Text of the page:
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Established in 1985, the Workplace Safety and Insurance Appeals Tribunal (WSIAT) is the final level of appeal to which workers and employers may bring disputes concerning workplace safety and insurance matters in Ontario. WSIAT has always been separate from and independent of the Workplace Safety and Insurance Board.

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  Decision 1695 17
7/12/2017
E. Smith

  • Permanent impairment {NEL} (degree of impairment) (chronic pain)
  • Permanent impairment {NEL} (rating schedule) (whole person concept)
  • Labour market re-entry {LMR} (cooperation)
  • Loss of earnings {LOE} (deemed earnings)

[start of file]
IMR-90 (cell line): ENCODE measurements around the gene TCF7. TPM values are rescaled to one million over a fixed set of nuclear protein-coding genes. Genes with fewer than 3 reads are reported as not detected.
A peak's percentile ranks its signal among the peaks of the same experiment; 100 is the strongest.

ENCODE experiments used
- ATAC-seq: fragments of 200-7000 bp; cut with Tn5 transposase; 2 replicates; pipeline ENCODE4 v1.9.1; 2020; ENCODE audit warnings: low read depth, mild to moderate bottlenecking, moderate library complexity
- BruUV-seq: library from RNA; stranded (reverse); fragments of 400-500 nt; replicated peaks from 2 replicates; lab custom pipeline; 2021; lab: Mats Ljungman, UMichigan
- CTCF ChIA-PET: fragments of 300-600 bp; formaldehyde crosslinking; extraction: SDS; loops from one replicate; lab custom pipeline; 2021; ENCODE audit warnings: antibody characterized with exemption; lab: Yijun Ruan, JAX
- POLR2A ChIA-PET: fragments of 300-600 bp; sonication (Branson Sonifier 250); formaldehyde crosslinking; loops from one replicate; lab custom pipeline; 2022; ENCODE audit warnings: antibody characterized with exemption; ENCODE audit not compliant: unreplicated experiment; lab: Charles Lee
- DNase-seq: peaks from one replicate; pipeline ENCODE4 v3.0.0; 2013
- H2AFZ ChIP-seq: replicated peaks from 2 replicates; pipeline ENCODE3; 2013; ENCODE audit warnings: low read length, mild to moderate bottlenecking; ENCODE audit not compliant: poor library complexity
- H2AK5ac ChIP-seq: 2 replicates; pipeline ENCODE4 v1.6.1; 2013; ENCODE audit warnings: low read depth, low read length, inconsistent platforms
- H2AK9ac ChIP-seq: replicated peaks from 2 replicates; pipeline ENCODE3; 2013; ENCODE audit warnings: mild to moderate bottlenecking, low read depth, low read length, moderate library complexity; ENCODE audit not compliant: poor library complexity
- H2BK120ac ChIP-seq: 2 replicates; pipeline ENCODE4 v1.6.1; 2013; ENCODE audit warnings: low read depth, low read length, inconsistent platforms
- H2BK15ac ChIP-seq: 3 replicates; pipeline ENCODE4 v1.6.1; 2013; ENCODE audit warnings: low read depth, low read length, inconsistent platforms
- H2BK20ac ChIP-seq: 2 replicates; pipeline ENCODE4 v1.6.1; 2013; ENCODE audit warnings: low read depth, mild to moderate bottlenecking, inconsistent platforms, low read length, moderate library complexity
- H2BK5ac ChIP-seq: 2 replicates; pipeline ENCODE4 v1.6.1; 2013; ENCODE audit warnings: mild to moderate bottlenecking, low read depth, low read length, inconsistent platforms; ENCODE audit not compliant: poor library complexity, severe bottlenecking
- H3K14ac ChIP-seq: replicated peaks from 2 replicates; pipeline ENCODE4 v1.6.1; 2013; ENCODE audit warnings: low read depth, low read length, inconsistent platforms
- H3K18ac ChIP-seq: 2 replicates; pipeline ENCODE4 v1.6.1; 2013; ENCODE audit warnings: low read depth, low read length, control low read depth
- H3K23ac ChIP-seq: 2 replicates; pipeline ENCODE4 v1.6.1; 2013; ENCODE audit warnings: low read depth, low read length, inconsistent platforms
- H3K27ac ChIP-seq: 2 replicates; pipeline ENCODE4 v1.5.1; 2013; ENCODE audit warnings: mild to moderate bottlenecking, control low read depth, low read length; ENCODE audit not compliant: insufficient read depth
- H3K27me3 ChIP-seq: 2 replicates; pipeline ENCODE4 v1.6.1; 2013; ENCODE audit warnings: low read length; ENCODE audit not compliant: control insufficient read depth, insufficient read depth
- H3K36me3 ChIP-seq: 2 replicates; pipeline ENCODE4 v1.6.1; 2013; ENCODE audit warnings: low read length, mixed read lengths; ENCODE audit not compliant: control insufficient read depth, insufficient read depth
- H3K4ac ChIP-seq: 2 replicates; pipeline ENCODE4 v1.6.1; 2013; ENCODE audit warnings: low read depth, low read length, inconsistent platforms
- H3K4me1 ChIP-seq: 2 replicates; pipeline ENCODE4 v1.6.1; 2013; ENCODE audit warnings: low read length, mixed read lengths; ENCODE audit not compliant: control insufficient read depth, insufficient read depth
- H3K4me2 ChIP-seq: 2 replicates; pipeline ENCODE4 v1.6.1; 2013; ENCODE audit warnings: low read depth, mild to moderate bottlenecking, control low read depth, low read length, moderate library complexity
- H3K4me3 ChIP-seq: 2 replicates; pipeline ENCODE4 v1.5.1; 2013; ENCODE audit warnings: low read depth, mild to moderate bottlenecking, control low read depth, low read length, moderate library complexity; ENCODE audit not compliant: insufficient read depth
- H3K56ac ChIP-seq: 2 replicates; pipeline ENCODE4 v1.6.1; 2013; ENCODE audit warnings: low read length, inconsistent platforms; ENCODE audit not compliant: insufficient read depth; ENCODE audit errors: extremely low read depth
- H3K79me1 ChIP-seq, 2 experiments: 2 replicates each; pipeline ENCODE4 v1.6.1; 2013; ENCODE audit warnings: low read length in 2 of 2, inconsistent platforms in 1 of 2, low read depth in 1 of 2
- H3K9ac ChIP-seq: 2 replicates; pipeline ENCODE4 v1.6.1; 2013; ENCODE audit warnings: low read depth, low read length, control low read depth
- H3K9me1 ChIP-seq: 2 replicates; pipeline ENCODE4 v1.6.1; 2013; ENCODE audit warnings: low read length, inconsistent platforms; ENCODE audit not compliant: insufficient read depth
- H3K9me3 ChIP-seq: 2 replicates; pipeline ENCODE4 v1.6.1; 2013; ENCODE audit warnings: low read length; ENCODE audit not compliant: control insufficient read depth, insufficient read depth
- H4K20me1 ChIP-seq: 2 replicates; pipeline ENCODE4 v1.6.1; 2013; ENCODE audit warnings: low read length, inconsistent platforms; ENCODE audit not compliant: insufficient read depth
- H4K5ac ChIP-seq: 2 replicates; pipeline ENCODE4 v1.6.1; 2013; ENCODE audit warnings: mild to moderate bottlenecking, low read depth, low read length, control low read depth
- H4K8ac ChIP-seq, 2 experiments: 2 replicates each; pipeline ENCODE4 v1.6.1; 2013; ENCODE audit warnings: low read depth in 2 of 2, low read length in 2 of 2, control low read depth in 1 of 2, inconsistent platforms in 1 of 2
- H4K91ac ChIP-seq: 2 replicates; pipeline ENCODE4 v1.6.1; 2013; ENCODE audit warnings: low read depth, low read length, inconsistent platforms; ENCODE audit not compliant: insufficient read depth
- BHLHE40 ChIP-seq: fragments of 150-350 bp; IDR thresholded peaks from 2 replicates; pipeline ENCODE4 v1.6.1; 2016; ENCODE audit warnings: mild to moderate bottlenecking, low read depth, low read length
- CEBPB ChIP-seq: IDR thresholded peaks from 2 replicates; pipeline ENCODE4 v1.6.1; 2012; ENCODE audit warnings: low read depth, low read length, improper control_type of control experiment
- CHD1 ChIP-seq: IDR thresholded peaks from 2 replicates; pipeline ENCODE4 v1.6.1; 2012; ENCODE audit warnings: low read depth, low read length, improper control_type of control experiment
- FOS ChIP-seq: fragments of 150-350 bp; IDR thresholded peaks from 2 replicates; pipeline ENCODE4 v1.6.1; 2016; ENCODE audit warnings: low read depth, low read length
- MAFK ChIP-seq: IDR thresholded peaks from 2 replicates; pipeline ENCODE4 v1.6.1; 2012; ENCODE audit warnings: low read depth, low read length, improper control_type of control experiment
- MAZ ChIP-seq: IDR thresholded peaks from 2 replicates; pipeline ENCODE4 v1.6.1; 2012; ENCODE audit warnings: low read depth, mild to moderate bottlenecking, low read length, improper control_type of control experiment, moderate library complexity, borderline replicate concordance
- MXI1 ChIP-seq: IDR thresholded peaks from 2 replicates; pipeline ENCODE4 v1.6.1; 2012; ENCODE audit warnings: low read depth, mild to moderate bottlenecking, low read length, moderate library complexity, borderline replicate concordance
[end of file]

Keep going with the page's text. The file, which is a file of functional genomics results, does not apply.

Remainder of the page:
The worker suffered a low back injury in 2003, for which the Board granted the worker a 27% NEL award. In Decision No. 1134/12, the Tribunal found that the worker had entitlement for chronic pain disability, that she was only capable of working 12 hours per week and that she was entitled to an LMR assessment. The Board then replaced the 27% organic award with a 15% NEL award for the chronic pain disability. The worker now appealed a decision of the Appeals Resolution Officer confirming the 15% NEL award and denying further LOE benefits. The rating scale for an organic low back injury is in the AMA Guides. It includes criteria based on diagnosis, as well as separate ratings to reflect restrictions on range of motion. The Vice-Chair was of the view that the range of motion findings do, to some extent, take into account pain factors, since a worker's range of motion may be limited by pain. Chronic pain disability ratings apply when there has been a finding that the worker's pain is predominantly from undetected organic sources or is psychological in origin and is inconsistent with the organic injury. When entitlement is recognized for chronic pain disability, a different rating scale applies. This rating scale does not directly rate the worker's pain condition, which is a matter of subjective experience, but rates a number of aspects of the worker's ability to function given the pain condition and the its psychotraumatic impact. The chronic pain disability rating schedule constitutes a very different basis for rating impairment than that found in the AMA Guides. There is no direct rating that reflects the organic diagnosis or physical limitations resulting from the organic diagnosis. Instead, it reflects how the worker copes with life, given the psychological impact of the impairment and pain. Because the rating is based on entirely different factors, it is possible, although unusual, for the chronic pain disability rating to be lower than the rating for the organic impairment under the AMA Guides. On the evidence, the Vice-Chair found that the worker was entitled to a 20% NEL award for chronic pain disability, at the low end of Class 3 of the rating schedule. When the Board replaced the 27% organic award with the 15% chronic pain award, it did not collect the overpayment. The increase in the chronic pain award from 15% to 20% will not result in any new payment to the worker but will merely reduce the amount of the uncollected overpayment. None the less, the 20% award was the appropriate award under the rating schedule. Decision No. 1134/12 found that the worker was capable of working only 12 hours per week but that she was entitled to an LMR assessment. Although it was somewhat unclear, the Vice-Chair found that she was bound by Decision No. 1134/12 that the worker was only capable of working 12 hours per week from the time of the accident in 2003 until Decision No. 1134/12 was released in 2012. After the LMR assessment, the Board could find that the worker was capable of working longer but it would have to be satisfied that there was medical evidence of improvement in the worker's function. The Board directed the worker to attend a psycho-vocational assessment in Ottawa, which would have involved one and a half hours of travel time. The worker requested that she be sent to a closer agency and refused to go to Ottawa. The Board found that the worker failed to co-operate, and then based LOE benefits on ability to work 21.5 hours per week. The Board had requested medical evidence to support the worker's request for accommodation. The worker did not provide any medical evidence. The Vice-Chair found that the requirement to provide medical evidence to support the accommodation was reasonable. The worker failed to co-operate. The Vice-Chair found no evidence of improvement in the worker's condition. The worker was entitled to ongoing LOE benefits based on ability to work 12 hours per week at minimum wage. The appeal was allowed in part.